When spacecraft visit other planets, they are armed with an array of instruments; cameras and spectrometers that image and measure ambient light from a distance, laser altimeters that project their own light and receive back distance information, magnetometers to measure the local magnetic field, particle detectors to look for particles of various energies, masses and changes, and the like. My specialty for 20 years has been passive optical systems, primarily the large aperture, high-resolution camera systems that provide, among other things, the "gee-whiz" images that capture the public's attention and imagination.
But most people don't realize the complexities involved in getting images from space. (I talked to someone once who thought that the Hubble Space Telescope takes pictures on film and drops them to the Earth for recovery.) Many people assume that a camera designed to take a picture from space is more or less like their own digital camera, albeit with a big telephoto lens and some extra-special "space enhancements." So Emily asked me to talk about some of the behind-the-scenes details and considerations of sending hardware into space, from an engineer's point of view.
Launching precision optical systems on spacecraft can be a tricky proposition. Imagers work by taking the incoming light from distant objects and directing it onto the pixels of a detector. Anything in the environment of the camera that causes perturbations or misalignments can destroy how the light focuses onto a single pixel. Since high-resolution imagers distinguish between objects that are separated by the tiniest of angles--sometimes on the order of millionths of a degree--very small perturbations in the imager can have a devastating effect on the quality of the image. The higher the resolution of the imager, the more susceptible it is likely to be to perturbations.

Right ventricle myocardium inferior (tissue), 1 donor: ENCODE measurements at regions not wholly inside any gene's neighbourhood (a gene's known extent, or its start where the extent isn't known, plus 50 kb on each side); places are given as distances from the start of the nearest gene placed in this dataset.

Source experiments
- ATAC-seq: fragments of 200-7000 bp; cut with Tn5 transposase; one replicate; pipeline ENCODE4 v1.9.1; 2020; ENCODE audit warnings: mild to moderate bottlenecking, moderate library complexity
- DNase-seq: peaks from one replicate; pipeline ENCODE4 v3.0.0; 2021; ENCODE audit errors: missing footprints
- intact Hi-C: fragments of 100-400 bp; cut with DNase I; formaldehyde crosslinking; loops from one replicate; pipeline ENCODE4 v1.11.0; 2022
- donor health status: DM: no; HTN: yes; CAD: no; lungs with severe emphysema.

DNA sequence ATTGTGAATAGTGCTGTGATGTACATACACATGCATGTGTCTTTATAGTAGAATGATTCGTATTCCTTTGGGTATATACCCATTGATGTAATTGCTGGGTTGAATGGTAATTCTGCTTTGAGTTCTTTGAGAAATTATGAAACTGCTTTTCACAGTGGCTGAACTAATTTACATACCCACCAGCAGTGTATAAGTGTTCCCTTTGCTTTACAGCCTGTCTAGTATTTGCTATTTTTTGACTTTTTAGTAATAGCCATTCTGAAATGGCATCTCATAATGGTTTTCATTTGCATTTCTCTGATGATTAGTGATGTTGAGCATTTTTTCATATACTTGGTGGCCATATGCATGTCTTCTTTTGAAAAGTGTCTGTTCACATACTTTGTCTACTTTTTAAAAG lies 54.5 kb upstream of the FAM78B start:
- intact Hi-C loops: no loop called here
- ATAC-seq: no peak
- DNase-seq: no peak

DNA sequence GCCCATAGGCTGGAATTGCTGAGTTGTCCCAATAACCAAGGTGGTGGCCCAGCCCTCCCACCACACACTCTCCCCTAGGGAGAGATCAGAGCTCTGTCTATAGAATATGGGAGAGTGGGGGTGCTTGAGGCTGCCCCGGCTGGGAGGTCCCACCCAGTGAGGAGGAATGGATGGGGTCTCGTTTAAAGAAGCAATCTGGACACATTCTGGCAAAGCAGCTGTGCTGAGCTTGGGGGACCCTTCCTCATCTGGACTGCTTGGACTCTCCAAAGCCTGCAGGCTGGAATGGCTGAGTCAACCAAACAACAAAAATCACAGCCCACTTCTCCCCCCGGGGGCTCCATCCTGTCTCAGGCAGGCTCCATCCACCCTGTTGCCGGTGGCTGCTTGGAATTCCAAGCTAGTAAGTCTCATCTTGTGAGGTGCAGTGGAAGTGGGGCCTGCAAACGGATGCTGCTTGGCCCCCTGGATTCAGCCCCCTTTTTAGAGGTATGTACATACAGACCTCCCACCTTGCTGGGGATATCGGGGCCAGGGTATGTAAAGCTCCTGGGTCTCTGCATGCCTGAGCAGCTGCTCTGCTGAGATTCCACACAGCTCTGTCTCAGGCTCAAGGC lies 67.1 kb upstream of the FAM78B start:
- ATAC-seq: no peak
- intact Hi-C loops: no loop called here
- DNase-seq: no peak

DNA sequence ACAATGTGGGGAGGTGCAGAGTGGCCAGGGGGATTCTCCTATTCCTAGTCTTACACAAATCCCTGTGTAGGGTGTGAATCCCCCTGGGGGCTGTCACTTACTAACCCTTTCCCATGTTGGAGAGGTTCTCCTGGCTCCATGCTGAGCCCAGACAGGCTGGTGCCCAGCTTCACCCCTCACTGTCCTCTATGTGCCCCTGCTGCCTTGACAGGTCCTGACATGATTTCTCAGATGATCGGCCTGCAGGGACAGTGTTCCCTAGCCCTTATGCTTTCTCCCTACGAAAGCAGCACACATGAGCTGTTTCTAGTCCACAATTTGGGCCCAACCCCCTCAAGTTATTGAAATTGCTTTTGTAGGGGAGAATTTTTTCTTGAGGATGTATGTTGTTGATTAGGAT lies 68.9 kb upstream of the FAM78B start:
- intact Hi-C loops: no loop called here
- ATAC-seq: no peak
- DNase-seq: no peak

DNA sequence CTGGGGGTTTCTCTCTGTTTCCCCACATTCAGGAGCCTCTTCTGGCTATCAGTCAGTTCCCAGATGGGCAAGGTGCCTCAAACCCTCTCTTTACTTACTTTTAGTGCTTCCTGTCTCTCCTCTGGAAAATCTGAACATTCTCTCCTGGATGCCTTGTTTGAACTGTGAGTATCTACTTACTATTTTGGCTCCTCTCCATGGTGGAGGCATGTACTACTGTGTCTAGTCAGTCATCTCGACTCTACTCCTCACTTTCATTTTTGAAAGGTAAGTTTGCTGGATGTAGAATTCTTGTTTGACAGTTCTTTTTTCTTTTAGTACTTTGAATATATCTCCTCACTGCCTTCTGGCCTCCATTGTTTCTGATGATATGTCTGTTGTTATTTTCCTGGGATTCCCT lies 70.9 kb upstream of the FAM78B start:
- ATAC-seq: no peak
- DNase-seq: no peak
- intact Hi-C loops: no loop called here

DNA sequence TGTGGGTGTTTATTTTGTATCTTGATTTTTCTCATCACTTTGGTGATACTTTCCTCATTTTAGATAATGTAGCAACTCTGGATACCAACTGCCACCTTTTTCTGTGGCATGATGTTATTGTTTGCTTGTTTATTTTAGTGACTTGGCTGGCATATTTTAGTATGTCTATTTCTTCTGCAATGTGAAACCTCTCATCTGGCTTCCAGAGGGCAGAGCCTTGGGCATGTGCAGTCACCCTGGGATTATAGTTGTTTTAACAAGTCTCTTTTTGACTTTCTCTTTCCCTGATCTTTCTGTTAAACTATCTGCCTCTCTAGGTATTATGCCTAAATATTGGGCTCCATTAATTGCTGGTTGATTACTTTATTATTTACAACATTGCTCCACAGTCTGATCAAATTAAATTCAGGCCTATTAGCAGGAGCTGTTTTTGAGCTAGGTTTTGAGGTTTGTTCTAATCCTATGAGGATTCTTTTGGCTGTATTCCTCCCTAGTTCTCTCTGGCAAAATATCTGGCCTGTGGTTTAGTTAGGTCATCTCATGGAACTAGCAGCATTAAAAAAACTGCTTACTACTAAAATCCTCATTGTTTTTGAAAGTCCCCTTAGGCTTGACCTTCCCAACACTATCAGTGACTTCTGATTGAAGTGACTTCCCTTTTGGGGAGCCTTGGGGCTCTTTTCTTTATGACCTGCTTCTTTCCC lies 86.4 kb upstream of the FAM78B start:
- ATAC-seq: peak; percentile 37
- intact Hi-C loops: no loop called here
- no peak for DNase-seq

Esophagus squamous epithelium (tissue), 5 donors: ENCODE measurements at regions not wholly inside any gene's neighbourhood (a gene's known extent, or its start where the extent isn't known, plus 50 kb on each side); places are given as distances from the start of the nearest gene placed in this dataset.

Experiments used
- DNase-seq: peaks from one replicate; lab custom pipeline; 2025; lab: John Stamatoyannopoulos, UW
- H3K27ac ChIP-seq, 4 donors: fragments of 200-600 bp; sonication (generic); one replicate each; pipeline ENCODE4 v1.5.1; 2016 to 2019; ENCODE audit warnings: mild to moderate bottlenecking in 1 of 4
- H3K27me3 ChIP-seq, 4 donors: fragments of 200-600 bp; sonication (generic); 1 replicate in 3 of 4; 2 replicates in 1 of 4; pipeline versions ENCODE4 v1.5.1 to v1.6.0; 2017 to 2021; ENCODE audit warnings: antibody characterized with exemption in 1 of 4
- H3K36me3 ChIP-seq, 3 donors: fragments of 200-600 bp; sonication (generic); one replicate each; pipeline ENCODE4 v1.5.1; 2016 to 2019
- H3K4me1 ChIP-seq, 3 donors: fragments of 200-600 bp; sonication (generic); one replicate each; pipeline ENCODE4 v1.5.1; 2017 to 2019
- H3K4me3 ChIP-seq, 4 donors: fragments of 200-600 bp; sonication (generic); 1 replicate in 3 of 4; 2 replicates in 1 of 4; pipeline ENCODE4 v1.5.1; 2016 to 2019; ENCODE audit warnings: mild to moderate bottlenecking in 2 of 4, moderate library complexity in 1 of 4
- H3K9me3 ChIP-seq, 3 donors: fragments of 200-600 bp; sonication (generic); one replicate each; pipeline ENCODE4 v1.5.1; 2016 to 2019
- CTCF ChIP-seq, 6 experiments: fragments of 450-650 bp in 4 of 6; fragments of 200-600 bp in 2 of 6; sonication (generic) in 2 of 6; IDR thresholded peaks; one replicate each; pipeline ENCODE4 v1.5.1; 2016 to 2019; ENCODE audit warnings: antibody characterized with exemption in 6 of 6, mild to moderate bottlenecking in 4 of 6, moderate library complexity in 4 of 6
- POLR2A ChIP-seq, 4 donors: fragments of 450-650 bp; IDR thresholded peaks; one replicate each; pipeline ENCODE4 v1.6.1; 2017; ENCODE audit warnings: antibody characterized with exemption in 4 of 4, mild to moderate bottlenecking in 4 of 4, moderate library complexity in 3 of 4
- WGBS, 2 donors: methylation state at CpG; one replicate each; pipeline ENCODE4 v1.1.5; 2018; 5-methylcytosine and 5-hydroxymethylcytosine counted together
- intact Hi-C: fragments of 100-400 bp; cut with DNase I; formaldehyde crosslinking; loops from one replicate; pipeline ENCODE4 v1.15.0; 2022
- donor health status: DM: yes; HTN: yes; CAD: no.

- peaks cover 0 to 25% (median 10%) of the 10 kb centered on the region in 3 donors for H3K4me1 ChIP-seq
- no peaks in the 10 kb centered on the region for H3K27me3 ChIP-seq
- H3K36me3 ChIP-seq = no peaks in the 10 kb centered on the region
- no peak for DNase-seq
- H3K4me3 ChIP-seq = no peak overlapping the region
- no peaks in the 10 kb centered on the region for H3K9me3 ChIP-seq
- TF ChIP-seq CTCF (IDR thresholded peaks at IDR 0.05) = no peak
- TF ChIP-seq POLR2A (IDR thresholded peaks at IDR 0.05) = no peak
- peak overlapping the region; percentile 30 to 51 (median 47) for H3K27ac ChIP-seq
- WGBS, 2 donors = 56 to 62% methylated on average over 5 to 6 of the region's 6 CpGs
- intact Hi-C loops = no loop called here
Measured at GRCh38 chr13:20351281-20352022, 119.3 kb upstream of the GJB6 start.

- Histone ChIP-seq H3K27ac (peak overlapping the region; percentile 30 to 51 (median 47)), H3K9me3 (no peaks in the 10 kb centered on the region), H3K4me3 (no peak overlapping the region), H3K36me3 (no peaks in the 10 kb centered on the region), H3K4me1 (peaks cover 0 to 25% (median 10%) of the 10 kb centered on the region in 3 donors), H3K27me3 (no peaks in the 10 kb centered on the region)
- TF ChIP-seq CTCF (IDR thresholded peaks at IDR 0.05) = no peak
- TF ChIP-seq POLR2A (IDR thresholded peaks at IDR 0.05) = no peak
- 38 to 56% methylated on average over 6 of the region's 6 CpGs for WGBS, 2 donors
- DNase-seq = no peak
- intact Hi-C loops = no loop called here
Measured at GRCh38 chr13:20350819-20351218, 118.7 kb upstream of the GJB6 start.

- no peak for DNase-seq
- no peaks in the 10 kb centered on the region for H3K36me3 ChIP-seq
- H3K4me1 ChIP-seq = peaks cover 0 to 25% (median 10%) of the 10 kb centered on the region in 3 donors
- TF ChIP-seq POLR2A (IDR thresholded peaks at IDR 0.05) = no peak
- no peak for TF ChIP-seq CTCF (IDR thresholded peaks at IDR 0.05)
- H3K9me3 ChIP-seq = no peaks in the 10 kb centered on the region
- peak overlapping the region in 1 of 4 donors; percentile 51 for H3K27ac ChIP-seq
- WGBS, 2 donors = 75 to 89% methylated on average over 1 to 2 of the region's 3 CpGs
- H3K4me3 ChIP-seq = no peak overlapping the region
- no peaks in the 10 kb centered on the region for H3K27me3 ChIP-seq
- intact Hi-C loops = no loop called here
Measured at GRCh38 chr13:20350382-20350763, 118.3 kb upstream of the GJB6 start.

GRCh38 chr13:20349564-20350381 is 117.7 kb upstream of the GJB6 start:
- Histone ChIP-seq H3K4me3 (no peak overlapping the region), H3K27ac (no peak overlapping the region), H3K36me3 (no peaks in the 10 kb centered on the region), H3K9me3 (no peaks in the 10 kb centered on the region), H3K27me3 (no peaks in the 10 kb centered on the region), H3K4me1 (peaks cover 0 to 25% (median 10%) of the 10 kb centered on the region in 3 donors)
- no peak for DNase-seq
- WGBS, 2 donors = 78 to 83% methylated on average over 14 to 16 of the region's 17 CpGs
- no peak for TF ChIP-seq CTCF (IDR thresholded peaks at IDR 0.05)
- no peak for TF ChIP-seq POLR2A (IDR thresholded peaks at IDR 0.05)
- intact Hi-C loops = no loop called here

Ideally, we'd want to put a highly sensitive system in a very massive and rigid support structure to prevent mechanical perturbations, disturb it very little, and keep it in a temperature controlled environment. Instead we put it on a rocket where it must have as little mass as possible, shake it like mad during launch, and put it in vacuum and zero gravity where it is exposed to severe temperature extremes.
That's why space-bound instruments go through rigorous rounds of testing on vibration tables and thermal vacuum chambers, to verify that they will perform well even after being exposed to these harsh environments.
But there's one environment that engineers must take into account which at first sounds counterintuitive. Gravity.
For large optical systems, the effects of gravity can be a significant and difficult problem to overcome. Although these instruments operate in a zero-gravity environment, they're aligned and tested on Earth. While the mechanical structures that hold the optics in place are designed to be as stiff as possible, it is often impossible given the spacecraft mass constraints to make a structure that doesn't bend slightly under the force of gravity. The resulting gravity sag can be enough that a perfectly aligned and tested system (on Earth) can spring in the opposite direction once in zero-gravity, severely degrading the image.